We need to talk about race. We need to talk about the wounds of the past. We have realized that the “rainbow nation” is deeply flawed. Mandela tried very hard to unite all the people of South Africa around a common narrative that encouraged us to work together to build a country that belongs to everyone.

But the “rainbow nation” is a myth. There are deep-seated resentments, fears, and trauma. Until we can speak about these openly and find the necessary healing, our rainbow will remain a faint hue against a stormy sky.

2021: Conceived – Volume 2 of a Contemporary Transadaptation 

January: The Pack – Alejandra Baccino (Uruguay)

February: The Pink Shirt – Talia Stotts (America)

March: Dragging the Past out into the Light – Kate Korneeva (Russia)

April: Looking Forward to Spring – Marilin Guerrero Casas (Cuba)

May: Every Little Thing – Gennady Bondarenko (Ukraine)

June: The Girl Who Chased the Rainbow – Toni Wallis (Sarah-Leah Pimentel) (South Africa)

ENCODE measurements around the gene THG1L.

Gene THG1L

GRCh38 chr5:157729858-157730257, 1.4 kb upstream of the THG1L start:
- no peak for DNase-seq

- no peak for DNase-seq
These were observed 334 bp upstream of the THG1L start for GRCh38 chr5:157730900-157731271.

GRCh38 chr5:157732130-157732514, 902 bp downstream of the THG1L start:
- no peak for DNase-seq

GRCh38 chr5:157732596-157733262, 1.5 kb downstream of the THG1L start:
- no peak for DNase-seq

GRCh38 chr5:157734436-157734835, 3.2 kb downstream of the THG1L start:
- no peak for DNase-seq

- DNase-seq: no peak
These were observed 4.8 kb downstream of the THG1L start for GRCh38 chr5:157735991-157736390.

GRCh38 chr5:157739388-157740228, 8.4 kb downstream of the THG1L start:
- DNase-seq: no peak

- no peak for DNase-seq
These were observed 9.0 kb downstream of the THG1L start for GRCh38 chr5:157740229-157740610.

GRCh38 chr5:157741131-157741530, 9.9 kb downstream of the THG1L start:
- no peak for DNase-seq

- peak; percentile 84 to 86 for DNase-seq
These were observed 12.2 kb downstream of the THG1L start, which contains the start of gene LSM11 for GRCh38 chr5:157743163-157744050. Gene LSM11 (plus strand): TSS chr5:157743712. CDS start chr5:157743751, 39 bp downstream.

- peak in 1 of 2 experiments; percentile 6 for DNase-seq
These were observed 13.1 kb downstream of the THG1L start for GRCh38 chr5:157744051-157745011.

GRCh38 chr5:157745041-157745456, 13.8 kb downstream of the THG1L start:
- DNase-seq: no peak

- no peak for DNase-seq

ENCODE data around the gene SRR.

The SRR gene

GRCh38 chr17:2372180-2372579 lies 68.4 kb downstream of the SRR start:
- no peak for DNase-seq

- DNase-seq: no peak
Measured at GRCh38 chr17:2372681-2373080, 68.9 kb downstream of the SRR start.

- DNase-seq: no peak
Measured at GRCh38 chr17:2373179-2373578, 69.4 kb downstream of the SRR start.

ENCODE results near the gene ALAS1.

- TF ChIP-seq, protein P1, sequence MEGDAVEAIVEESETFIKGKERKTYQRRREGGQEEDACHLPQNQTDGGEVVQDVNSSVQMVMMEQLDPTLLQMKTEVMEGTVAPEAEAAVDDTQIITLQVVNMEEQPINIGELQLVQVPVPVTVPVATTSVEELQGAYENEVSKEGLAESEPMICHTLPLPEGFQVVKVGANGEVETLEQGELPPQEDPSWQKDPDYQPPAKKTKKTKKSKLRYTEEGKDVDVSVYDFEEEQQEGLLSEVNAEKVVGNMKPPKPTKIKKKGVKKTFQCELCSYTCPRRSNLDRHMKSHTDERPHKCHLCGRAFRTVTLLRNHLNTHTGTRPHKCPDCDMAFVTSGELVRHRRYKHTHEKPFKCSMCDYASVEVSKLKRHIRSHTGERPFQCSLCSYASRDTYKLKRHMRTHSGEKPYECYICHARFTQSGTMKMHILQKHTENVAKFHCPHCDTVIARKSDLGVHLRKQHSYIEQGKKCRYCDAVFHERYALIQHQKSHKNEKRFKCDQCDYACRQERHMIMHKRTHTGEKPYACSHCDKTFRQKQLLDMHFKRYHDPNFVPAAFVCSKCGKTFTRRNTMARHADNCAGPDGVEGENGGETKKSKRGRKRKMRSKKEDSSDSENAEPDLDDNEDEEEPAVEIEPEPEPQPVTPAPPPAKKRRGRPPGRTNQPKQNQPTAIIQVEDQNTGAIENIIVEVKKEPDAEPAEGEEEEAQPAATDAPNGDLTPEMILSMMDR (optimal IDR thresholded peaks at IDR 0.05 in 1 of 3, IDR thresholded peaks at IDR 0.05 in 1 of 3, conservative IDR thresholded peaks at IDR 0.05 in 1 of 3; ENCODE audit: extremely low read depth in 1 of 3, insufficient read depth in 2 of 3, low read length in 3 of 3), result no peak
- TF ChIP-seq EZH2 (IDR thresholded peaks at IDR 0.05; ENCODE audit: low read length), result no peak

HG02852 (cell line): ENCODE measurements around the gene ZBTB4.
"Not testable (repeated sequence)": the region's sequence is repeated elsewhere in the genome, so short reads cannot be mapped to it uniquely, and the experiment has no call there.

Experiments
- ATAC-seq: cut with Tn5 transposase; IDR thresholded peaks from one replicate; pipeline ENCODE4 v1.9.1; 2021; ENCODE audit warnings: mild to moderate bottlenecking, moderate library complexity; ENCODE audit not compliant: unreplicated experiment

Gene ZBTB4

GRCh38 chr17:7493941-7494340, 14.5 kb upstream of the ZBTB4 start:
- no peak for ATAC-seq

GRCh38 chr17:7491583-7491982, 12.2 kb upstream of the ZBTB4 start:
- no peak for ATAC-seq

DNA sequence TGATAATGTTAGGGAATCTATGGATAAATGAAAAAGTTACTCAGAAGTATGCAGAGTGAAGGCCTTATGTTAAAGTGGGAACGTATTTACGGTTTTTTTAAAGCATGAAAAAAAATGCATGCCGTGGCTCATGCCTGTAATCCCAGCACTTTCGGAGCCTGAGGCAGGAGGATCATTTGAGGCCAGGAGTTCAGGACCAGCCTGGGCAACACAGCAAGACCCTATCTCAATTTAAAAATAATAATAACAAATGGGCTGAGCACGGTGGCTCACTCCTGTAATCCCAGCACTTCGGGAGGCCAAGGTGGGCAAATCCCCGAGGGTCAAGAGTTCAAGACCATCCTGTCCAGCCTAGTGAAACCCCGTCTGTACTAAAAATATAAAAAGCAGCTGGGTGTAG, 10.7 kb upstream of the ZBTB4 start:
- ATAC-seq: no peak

July: Another World – Jonay Quintero Hernandez (Spain)

August: Life after Nare – Nane Sevunts (Armine Asryan) (Armenia)

September: Meeting My Homeland – Rayan Harake (Lebanon)

October: Catching Water (Part Two) – Javier Gomez (Argentina)

November: Remember – Seyit Ali Dastan (Turkey)

December: Los Caminantes – Veronica Cordido (Venezuela)

Background – Context

In the Middle – Prelude to a Contemporary Transadaptation, (eds.) Angelika Friedrich, Yuri Smirnov and Henry Whittlesey (2020)

Peripatetic Alterity: A Philosophical Treatise on the Spectrum of Being – Romantics and Pragmatists by Angelika Friedrich, Yuri Smirnov and Henry Whittlesey (2019)

La Syncrétion of Polarization and Extremes Transposée, (eds.) Angelika Friedrich, Yuri Smirnov and Henry Whittlesey (2019)

The Codex of Uncertainty Transposed, (eds.) Angelika Friedrich, Yuri Smirnov and Henry Whittlesey (2018)

L’anthologie of Global Instability Transpuesta, (eds.) Angelika Friedrich, Yuri Smirnov and Henry Whittlesey (2017)

From Wahnsinnig to the Loony Bin: German and Russian Stories Transposed to Modern-day America, (eds.) Angelika Friedrich, Yuri Smirnov and Henry Whittlesey (2013)

Emblems and stories on the international community

Perception by country – Transposing emblems, articles, short stories and reports from around the world


Cover photo: Capetown, South Africa – Musicians – Angela Perryman (Shutterstock)
Source: The Codex of Uncertainty Transposed